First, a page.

Top Exercises to Use With HIIT

Top Exercises to Use With HIIT

Top Exercises
Top Exercises

Top Exercises

HIIT is high intensity interval training. By now, most of us will know what this term means and be familiar with how to go about using it. Simply put, it means that you are going to be alternating between periods of high intensity (normally at around 90-100% of your MHR) and periods of relatively low intensity and recovery (at around 70% of your MHR).

What this does, is to deplete your stores of glycogen and ATP, so that the only way your body can get the energy it needs to carry on with the low intensity training is to burn fat. You thus burn more fat both during the workouts and also continuously after the workout has finished!

But HIIT doesn’t just have to mean running. Actually, there are a number of different exercises you can use in order to burn more fat and build more muscle and these work perfectly when combined with a HIIT workout. Here are some great examples:

Kettlebell Swings

The kettlebell swing is an exercise that involves swinging a kettlebell up in the air and then letting it fall back down again. The momentum generated by this allows you to continuously exert yourself and ultimately, it’s a great way to provide a cardio challenge that burns fat while at the same time challenging and building up your muscles as well.

This is the perfect example of ‘concurrent training’ and will not only burn more fat but also tone and build muscle and generally help you to see amazing results.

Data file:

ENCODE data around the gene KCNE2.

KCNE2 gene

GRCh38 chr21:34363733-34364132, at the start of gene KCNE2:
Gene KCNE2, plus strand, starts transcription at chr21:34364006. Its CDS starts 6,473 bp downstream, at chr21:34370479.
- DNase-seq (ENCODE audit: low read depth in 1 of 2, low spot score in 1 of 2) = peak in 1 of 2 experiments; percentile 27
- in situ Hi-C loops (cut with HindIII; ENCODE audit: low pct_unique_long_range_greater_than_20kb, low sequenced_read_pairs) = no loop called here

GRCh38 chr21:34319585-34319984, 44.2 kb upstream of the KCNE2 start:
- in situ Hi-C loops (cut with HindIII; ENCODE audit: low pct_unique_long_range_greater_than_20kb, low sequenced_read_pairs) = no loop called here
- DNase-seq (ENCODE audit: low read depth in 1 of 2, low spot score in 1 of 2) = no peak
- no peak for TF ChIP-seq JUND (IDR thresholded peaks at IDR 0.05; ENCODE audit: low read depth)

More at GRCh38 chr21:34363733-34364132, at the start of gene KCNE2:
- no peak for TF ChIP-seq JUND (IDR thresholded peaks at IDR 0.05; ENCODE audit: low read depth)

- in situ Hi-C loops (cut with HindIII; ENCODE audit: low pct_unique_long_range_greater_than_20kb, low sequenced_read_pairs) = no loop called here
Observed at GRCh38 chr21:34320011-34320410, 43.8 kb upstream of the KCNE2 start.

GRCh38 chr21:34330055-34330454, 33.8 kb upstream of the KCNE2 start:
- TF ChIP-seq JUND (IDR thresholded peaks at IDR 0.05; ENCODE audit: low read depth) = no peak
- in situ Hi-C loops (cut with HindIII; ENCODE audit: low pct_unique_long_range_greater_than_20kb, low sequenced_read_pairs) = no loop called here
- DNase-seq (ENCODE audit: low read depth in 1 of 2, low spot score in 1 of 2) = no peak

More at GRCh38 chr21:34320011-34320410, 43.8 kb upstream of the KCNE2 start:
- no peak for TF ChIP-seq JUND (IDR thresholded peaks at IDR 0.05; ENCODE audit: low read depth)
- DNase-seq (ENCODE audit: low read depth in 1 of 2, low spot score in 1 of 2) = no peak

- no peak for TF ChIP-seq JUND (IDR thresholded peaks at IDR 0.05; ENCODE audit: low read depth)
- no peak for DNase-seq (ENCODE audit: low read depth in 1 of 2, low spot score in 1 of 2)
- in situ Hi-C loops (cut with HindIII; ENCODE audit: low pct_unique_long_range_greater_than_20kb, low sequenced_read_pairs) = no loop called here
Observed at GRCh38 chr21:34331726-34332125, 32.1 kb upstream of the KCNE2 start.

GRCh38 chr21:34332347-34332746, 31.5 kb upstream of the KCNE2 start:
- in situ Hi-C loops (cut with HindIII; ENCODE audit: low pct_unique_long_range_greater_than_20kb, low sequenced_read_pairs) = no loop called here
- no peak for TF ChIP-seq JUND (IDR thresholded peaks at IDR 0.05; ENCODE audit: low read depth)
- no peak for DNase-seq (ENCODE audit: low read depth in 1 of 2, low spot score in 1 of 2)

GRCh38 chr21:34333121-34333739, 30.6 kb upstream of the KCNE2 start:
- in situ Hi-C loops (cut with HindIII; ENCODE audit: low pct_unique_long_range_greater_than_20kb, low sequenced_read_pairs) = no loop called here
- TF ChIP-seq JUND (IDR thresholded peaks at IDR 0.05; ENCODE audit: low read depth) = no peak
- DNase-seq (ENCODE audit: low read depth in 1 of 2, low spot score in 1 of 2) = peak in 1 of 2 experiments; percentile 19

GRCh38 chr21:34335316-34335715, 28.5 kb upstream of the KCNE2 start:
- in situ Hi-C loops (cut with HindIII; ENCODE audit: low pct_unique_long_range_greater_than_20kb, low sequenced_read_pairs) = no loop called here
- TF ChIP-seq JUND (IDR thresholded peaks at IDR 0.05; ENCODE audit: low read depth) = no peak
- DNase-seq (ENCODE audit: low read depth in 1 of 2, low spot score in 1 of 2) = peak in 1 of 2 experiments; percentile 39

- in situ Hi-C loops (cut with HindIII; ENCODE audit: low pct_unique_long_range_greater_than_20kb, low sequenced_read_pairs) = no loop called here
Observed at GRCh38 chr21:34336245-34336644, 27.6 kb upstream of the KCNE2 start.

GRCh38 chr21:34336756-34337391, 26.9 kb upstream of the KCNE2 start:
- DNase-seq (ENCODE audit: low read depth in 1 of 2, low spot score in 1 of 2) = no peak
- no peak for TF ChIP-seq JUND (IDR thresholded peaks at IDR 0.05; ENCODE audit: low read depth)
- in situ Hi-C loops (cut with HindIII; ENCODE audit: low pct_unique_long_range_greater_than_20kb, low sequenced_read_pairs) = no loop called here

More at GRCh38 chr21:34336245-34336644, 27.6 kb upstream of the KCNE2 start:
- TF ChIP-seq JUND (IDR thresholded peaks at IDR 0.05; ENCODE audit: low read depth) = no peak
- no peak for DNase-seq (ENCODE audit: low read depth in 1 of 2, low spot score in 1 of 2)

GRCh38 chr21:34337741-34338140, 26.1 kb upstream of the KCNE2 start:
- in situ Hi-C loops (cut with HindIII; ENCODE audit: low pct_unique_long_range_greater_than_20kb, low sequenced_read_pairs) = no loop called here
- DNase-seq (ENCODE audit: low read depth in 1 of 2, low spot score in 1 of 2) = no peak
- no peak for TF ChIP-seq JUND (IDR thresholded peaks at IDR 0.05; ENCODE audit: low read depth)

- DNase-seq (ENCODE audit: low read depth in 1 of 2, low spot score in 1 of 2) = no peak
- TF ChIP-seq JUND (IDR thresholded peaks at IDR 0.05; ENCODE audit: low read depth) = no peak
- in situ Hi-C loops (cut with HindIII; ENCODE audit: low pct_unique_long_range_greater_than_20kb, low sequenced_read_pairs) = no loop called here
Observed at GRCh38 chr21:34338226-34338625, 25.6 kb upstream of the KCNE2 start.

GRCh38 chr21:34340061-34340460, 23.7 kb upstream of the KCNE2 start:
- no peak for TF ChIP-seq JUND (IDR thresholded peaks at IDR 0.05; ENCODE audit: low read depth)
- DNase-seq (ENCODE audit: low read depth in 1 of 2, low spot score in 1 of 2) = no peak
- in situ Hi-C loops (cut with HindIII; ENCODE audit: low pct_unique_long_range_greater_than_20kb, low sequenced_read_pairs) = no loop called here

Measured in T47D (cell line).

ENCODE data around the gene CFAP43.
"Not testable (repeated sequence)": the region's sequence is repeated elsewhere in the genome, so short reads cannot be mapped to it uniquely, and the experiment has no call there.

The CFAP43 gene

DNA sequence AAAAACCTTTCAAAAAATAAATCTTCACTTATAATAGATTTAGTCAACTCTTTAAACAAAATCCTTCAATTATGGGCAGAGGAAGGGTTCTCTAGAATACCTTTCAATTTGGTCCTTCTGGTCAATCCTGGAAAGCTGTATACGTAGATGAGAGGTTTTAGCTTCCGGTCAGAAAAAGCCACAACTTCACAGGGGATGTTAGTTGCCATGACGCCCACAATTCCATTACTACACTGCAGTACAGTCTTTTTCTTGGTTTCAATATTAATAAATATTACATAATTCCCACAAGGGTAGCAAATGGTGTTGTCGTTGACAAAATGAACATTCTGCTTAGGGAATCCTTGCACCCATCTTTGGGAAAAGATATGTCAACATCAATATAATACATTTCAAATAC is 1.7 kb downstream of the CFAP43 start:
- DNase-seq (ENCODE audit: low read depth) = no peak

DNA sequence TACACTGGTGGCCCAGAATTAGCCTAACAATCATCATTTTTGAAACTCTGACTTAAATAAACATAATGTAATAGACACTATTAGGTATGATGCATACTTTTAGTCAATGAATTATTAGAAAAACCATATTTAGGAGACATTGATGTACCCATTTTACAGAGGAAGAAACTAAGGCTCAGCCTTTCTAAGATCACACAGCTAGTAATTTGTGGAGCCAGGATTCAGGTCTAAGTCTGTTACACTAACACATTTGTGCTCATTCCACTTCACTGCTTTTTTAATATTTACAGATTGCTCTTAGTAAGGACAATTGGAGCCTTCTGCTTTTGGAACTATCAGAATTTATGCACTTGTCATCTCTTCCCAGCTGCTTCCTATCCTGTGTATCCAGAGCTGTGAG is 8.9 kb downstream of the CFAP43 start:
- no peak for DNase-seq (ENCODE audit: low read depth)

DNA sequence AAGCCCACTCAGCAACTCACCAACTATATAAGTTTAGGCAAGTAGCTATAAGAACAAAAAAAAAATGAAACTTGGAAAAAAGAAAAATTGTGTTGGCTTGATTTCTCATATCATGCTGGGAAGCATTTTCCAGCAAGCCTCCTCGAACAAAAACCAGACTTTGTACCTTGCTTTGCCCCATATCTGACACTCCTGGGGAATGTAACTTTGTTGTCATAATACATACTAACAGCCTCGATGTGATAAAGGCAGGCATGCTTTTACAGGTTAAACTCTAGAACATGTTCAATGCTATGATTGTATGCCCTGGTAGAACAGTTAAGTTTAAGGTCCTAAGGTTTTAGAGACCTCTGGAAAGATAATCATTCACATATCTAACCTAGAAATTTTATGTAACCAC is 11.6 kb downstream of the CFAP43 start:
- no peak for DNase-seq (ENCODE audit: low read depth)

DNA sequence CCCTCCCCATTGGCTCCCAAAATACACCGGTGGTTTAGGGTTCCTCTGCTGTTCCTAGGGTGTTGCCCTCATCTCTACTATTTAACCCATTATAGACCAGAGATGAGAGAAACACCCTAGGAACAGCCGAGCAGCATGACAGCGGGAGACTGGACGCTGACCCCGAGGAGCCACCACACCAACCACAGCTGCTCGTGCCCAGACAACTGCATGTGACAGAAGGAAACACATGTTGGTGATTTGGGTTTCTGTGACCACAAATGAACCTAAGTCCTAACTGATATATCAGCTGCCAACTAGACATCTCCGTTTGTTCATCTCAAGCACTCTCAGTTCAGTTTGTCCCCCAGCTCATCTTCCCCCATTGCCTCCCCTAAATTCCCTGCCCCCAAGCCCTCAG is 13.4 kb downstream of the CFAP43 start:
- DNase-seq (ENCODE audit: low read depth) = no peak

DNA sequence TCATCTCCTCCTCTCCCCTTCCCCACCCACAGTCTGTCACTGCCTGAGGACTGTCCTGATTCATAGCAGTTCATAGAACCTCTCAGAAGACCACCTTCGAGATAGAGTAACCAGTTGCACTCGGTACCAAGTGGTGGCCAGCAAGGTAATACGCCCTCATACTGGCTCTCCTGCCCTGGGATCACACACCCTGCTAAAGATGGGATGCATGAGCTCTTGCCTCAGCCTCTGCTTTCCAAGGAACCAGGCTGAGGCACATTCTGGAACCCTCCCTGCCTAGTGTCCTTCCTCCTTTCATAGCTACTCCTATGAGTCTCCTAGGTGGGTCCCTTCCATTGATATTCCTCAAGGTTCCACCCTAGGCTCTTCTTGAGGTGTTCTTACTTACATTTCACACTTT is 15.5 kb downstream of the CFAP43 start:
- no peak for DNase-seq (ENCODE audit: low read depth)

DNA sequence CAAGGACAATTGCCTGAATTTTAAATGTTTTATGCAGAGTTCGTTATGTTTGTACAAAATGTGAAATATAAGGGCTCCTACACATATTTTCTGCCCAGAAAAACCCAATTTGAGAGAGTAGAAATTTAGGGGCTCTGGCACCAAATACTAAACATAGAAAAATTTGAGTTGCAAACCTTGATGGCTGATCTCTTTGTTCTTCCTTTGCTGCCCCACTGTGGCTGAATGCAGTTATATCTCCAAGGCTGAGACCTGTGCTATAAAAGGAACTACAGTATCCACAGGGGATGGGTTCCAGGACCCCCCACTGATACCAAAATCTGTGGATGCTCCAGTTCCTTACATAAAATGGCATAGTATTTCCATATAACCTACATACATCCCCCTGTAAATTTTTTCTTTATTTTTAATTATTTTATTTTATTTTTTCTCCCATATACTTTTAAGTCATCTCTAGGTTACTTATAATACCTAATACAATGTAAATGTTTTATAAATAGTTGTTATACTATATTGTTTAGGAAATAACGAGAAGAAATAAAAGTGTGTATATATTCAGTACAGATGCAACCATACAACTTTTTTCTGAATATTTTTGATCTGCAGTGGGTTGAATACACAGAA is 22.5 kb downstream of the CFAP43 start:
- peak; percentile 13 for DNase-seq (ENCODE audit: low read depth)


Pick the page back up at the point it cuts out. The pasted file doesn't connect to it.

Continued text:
Pull Ups

Pull ups are very well suited to HIIT, as long as you can perform enough of them with good technique. When you start to tire, you can always try to use a bit more momentum, at which point they become ‘kipping pull ups’ like those taught in CrossFit classes.

High Knees

If you can’t get outside to run, then another way to burn a lot of calories with a similar motion is to perform high knees. Stand on the spot, hold your hands up high and then run so that your knees hit your hands.

Tuck Jumps

Jump up in the air and then hug your knees in toward your chest each time you reach the apex of your jump.

Jack in the Box

Here, you squat down into a huddled position and then jump straight up in the air and kick your hands and arms out like a starfish. This not only challenges your legs to deliver a lot of explosive power but also involves your entire body in the movement!

Clapping Push Ups

HIIT works best when you involve your fast twitch muscle fiber. Fortunately, clapping push ups are a type of exercise that do exactly that thanks to their plyometric nature. These are much harder and more ballistic than regular press ups and can be used to burn through calories as a result.

Other CV

Of course running is just one example of a CV workout. Just as good is rowing, swimming, bike… Try them all and see what works best for you!

I also have an ebook on this topic here: HIIT – high intensity interval training

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How to Design a MetCon Circuit for Maximum Weight Loss and Muscle Building

How to Design a MetCon Circuit for Maximum Weight Loss and Muscle Building